Pregón, a Spanish word meaning announcement or street-seller's cry, has a particular meaning in both Cuban music as well as in Latin American music in general. It can be translated as a song based on a street-seller's cry or a street-seller's song ("canto de los vendedores ambulantes"). [1 ]
The cries of
hawkers and costermongers could once be heard in every city in the world, [ though their use as a basis for song is particularly notable in ] citation needed South America and the Caribbean. In Cuba, ethnologist, Miguel Barnet, noted that cross-fertilization was common as hawkers also often based their pregones on rural tunes or popular genres such as son and guaracha. The Cuban music historian, Cristóbal Díaz Ayala, has compiled a list of nearly five hundred examples of popular tunes based on hawker songs ‒ most from Cuba, but also from other Latin American countries such as Mexico, Chile, Colombia, Panama, Venezuela, Peru, Argentina, the Dominican Republic, and Puerto Rico. [2 ]
One of the best-known examples of a pregón is the song entitled "El Manisero" ("
The Peanut Vendor" in English) which was written by Cuban musician and composer, Moisés Simons, and first recorded by Rita Montaner in 1928. The 1930 version recorded by Don Azpiazú in New York City with Antonio Machín on vocals became a worldwide hit starting a "rumba" craze that swept throughout North America and much of Europe in the 1930s. The Peanut Vendor had a second life as a hit piece when Stan Kenton recorded it as an instrumental in 1947.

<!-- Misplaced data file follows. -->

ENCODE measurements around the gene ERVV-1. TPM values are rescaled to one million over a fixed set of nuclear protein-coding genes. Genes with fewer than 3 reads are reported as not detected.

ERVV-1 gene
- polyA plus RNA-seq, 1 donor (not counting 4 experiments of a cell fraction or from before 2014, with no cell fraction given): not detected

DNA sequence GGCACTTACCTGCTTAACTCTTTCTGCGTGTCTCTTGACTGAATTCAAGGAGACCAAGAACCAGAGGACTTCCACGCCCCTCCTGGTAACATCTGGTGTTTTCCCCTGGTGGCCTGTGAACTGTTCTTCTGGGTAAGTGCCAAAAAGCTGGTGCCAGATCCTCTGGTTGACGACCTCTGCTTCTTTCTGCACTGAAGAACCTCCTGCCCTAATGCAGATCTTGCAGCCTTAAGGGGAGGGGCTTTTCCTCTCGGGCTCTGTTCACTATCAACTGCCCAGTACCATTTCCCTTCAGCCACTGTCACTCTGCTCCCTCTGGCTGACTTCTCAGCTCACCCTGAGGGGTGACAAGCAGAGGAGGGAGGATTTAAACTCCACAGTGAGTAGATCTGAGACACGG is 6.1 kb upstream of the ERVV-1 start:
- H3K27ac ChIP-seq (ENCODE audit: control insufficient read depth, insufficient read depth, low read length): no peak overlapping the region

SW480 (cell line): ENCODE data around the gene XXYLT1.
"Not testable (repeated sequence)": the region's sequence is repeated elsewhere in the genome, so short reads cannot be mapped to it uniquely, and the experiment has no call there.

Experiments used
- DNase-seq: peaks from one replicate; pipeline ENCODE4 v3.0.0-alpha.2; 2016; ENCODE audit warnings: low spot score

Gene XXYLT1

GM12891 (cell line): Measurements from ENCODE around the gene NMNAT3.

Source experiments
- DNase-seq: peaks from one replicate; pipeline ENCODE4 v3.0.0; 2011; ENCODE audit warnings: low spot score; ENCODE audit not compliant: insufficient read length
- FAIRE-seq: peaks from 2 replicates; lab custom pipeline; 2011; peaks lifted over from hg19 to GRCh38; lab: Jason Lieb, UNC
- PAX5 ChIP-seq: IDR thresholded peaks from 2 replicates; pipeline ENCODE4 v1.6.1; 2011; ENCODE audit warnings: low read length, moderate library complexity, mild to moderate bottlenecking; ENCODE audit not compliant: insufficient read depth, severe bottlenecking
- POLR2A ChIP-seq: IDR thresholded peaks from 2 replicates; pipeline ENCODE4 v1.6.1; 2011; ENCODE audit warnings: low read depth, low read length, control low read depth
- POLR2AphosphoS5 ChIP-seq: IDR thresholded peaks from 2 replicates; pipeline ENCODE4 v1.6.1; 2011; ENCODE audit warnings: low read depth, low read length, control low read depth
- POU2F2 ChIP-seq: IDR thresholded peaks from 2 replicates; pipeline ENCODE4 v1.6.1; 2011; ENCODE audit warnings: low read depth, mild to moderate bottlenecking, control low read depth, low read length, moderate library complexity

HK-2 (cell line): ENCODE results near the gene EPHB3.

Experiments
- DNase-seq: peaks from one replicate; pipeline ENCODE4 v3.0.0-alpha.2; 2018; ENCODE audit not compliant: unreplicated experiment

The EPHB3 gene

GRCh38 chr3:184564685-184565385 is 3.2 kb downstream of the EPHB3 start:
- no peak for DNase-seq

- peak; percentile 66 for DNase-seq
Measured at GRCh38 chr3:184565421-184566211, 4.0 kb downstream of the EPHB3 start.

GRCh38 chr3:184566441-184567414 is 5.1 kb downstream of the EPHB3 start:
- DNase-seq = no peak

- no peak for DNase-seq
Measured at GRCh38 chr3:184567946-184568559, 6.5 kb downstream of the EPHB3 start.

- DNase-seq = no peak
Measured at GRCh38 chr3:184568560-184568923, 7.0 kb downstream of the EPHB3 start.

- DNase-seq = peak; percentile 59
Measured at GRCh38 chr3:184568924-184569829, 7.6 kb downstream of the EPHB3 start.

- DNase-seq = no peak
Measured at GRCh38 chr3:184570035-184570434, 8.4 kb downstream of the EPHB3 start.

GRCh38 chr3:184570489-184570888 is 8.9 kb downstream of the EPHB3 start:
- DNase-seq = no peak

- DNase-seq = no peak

Other well-known pregones and their writers include the following:
Frutas del Caney ("Fruits from El Caney") by Félix B. Cagnet - Cuba
El yerberito ("The herb vendor") by Benny Moré - Cuba
Rica pulpa by Eliseo Grenet - Cuba
El afilador ("The knife grinder") by Agustín Magaldi - Argentina
El botellero ("The bottle-man") by Gilberto Valdés - Cuba
El carbonero ("The charcoal seller") by Iván Fernandez - Cuba)
El limpiabotas ("The shoeshine boy") by Los Cuates Castilla - Mexico
El pregón de las flores ("The flower seller's cry") by Ernesto Lecuona - Cuba
La violetera ("The girl who sells violets") by Eduardo Montesinos López, 1958 - Spain
Se va el dulcerito ("The sweet seller is leaving") by Rosendo Ruiz - Cuba
Yo vendo unos ojos negros ("Some black eyed (peas) for sale") - Chile (pre-1910, unknown composer).
References [ edit ]
^ Giro, Radamés 2007. Diccionario enciclopédico de la música en Cuba. La Habana. vol 3, p262.
^ Díaz Ayala, Cristóbal 1988. Si te quieres por el poco divertir: historia del pregón musical latinoamericano. Cubanacan, San Juan P.R.